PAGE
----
Deep Breathing in Children with Severe Malaria: Indicator of Metabolic Acidosis and Poor Outcome

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  • Clinical Research Centre, Kenya Medical Research Institute Kilifi Unit, Nuffield Department of Medicine, John Radcliffe Hospital, Kilifi, Kenya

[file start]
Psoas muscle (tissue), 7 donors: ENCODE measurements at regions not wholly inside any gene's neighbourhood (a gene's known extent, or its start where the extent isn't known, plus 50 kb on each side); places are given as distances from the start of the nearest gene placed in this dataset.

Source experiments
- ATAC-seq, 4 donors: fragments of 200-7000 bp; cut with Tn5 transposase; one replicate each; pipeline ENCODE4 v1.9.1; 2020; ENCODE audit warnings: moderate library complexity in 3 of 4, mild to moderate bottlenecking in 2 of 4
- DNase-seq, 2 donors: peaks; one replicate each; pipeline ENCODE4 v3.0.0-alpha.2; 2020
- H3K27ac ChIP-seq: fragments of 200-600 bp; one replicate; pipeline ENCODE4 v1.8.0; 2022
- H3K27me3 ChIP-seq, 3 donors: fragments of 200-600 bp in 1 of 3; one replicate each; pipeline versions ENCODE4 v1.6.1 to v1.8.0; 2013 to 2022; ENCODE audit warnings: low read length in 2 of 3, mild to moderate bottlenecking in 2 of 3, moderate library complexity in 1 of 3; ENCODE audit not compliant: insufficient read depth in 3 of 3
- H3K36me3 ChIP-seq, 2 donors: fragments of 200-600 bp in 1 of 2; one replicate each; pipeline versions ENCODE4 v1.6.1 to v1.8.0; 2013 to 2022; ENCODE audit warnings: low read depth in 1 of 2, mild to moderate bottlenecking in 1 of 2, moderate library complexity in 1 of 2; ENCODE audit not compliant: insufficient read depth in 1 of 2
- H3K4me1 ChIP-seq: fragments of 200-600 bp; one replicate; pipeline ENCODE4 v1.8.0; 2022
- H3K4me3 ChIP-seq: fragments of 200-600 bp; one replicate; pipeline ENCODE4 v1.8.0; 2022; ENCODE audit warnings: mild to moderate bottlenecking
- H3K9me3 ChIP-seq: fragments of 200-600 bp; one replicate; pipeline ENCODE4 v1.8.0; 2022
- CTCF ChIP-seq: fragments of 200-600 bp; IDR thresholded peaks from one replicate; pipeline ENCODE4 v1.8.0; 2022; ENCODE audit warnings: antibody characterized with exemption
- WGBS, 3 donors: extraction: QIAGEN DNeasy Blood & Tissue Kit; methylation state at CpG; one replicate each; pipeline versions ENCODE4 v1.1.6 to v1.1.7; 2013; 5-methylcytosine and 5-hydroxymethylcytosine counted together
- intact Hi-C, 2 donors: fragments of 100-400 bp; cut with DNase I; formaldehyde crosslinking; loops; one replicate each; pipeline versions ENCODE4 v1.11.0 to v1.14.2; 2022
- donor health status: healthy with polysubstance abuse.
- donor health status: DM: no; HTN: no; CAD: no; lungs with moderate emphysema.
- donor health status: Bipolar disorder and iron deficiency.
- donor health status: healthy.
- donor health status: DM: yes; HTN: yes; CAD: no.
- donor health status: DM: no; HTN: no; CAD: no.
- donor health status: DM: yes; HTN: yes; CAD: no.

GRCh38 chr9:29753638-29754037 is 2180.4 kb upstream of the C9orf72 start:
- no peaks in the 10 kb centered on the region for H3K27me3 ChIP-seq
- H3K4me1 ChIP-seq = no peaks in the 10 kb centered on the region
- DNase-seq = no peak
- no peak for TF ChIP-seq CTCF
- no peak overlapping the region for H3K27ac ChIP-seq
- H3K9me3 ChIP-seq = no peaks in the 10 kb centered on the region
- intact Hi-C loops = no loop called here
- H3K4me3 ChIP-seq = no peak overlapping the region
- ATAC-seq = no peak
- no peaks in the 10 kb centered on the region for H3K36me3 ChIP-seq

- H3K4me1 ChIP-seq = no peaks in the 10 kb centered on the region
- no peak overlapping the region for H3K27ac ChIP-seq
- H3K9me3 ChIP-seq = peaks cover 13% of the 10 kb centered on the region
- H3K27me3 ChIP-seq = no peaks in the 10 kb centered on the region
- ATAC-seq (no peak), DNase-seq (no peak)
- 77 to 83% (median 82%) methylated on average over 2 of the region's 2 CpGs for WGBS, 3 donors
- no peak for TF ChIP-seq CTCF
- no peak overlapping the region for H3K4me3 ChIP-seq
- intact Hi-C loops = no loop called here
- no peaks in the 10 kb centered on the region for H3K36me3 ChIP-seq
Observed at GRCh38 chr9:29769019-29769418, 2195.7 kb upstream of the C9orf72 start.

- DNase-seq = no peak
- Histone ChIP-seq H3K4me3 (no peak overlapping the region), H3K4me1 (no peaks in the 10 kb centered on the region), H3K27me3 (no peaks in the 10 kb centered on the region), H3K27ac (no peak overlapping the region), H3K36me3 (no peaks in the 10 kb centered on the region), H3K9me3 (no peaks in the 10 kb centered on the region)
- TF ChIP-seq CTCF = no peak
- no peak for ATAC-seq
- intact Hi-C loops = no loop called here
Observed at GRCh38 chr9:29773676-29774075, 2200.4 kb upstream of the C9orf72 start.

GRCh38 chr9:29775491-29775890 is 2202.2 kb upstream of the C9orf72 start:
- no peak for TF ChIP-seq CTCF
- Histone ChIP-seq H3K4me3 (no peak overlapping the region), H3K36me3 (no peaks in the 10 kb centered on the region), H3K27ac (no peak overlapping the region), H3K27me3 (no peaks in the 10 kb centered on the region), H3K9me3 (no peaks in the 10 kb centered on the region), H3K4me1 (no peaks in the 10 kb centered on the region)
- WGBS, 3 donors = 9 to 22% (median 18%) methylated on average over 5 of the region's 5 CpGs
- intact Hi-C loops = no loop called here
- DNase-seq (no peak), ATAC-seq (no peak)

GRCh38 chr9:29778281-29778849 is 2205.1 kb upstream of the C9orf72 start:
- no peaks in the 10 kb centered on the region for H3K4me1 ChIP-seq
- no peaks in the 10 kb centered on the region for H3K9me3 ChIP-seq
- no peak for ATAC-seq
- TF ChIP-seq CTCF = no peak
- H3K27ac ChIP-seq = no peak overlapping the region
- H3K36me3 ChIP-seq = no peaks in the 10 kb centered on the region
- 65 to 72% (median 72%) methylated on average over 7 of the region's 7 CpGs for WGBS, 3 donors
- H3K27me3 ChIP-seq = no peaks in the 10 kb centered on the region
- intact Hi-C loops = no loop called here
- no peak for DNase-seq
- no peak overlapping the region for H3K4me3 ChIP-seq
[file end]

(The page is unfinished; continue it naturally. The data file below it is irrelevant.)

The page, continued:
Despite the frequent association of respiratory symptoms and signs with malarial morbidity and mortality in sub-Saharan Africa, the value of individual symptoms and signs has rarely been assessed. We have prospectively examined the association of individual clinical findings with the summary diagnosis of respiratory distress, outcome, and the presence of metabolic acidosis in children admitted with severe malaria to a Kenyan district hospital. Respiratory distress was present in 119 of the 350 children included in the study and in 23 of the 30 deaths (relative risk = 6.5, 95% confidence interval = 2.8–14.4). The features of a history of dyspnea, nasal flaring, and indrawing or deep breathing (Kussmaul's respiration) were individually most closely associated with the summary diagnosis of respiratory distress. Of these, deep breathing, which was sensitive (91%) and specific (83%) for the presence of severe metabolic acidosis (base excess ≤ -12), is the best candidate sign to represent the prognostically important syndrome of malarial respiratory distress. Therefore, it warrants further prospective evaluation in different clinical settings and areas of different malaria endemicity.

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